Targeting the Main Market would seem ambitious for a young firm working with blockchain, as it is generally reserved for larger companies with a proven track record, and sets a higher threshold of requirements for listing. Smaller and newer firms more often attempt to float on the AIM market.
A firm that’s developed tech to resolve disputes arising from blockchain smart contracts has said it plans to list on the London Stock Exchange.
As reported Friday by Alliance News (via London South East), The Proof of Trust aims to float on the LSE’s Main Market.
“We at The Proof of Trust are excited at the prospect of a full listing on the main market of the company’s shares and we look forward to providing investors with the opportunity to share in this groundbreaking project,” said lawyer and Proof of Trust CEO Dean Armstrong.
CoinDesk has reached out to the company for more details on the planned listing.
Proof of Trust says on its website that it’s built a protocol using distributed consensus to “manage arbitration or dispute resolution for smart contracts.”
Its “anti-collusion algorithm” is said to validate the authenticity of data with “trusted and verified experts” before it is recorded on the blockchain and used to execute smart contracts.
In October 2019, the firm partnered with IBM Blockchain, which said the solution may ultimately be deployed across IBM Cloud, Redhat Openshift, Azure and AWS.
Blockchain Association Tries to Draw Legal Line Between Kik’s Token and Its 2017 Pre-Sale
The Blockchain Association has filed a “friend-of-the-court” brief in the ongoing legal case between the U.S. Securities and Exchange Commission (SEC) and messaging startup Kik, arguing the firm’s kin token is not a security.
The advocacy group argues that the SEC is wrongfully conflating Kik’s 2017 exempt offering of securities to accredited investors with the issuance of blockchain tokens in its brief, filed Friday.
Rather, Kik arranged its token sale in two parts: a private SAFT (Simple Agreement for Future Tokens) and a public token sale, the association wrote in the blog post announcing the move. For the SAFT, Kik filed for a Reg D exemption.
The brief cites SEC Commissioner Hester Pierce, who wrote in her “safe haven” proposal that “conflating the two concepts of the investment contract and the underlying asset has limited secondary trading and has had disastrous consequences for the ability of token networks to become functional.”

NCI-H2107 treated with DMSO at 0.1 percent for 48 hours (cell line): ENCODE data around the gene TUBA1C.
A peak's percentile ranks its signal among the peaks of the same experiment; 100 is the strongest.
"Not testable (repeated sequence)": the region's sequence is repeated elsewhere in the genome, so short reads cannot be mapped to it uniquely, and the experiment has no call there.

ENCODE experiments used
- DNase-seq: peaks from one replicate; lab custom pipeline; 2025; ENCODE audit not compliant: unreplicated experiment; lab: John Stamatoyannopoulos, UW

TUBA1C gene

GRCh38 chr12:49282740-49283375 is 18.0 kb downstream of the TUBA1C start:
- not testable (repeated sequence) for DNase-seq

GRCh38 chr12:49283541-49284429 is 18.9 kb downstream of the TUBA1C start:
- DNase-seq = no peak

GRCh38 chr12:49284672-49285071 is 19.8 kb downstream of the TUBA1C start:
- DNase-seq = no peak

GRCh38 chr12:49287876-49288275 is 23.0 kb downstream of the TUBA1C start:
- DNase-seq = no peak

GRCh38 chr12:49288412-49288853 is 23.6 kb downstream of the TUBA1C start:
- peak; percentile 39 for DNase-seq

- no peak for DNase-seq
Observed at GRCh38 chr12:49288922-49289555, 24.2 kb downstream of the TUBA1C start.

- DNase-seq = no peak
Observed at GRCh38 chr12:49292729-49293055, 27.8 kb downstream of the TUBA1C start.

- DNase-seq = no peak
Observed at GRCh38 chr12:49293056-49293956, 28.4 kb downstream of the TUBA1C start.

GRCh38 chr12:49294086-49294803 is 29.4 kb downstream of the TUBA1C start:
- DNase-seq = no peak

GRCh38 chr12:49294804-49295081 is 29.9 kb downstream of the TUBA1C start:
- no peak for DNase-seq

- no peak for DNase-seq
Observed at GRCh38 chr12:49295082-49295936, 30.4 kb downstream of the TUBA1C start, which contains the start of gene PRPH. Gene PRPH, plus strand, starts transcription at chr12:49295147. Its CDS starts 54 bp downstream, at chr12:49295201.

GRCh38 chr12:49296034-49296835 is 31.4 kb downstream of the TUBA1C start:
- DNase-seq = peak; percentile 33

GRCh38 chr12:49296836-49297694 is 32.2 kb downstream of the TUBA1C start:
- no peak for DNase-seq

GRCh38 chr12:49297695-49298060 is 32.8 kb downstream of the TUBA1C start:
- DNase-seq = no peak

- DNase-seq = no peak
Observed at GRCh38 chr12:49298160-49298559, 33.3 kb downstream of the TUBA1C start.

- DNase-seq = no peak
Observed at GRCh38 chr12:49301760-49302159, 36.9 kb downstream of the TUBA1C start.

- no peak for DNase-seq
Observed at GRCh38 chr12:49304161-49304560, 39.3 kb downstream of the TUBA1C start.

“The Blockchain Association is troubled that the SEC’s recent arguments have conflated entering into a contract with accredited investors under a well-established exemption with other events involving the sale or distribution of tokens to the public,” the association’s executive director, Kristin Smith, told CoinDesk.
“In consistent statements, the SEC’s leadership, including Bill Hinman and Jay Clayton, had previously made clear that something that is a security at one point in time can later become a non-security – for example, when a network is sufficiently decentralized or fully functional,” she said.
SAFTs go to court
The argument comes fresh on the heels of a ruling on the case between the SEC and messaging platform Telegram, and the gram tokens it had planned to issue for its Telegram Open Network (TON) blockchain.
In late February, a New York court ruled in favor of the SEC, agreeing that the sale of the future tokens to accredited investors by Telegram and the inevitable re-sale of those tokens to the broad public were two parts of the same distribution scheme and was therefore a securities transaction.
However, the judge did not say that gram tokens were themselves securities (a footnote clarifies the judge did not make a ruling one way or another on that front).
“The wealthy purchasers who obtained large quantities of Kin at a significant discount were but a first step to a broader distribution to the public – in which purchasers planned to and did participate”, the SEC said when it filed motion for summary judgement on March 20.
The Blockchain Association believes the regulator got it wrong for the second time: “The Court should not adopt the novel theory advanced in the recent Telegram decision: that complying with existing securities exemptions by contracting with sophisticated accredited investors amounts to a ‘scheme’ to distribute unregistered securities to the public at some point in the future.”
However, Smith believes that whatever the court decides about Kik, this won’t necessarily affect the entire token industry in the end: “As with the Telegram lawsuit, even if the court finds in favor of the SEC in this case, that does not necessarily have implications for the SAFT model in general.”
The Blockchain Association has already filed two amicus briefs in support of Telegram, arguing that the SEC should not threaten the innovation punishing the company for trying to comply with the regulation, i.e., selling tokens to accredited investors only and filing for an exemption.
The SEC’s case against Kik began last June. In the following months, Kik shut down its messaging app, in which the kin token had been planned to be integrated, and sold it to a company called MediaLab. With the court ruling still pending, both the SEC and Kik filed motions for summary judgement at the end of March, asking for a ruling without full trial.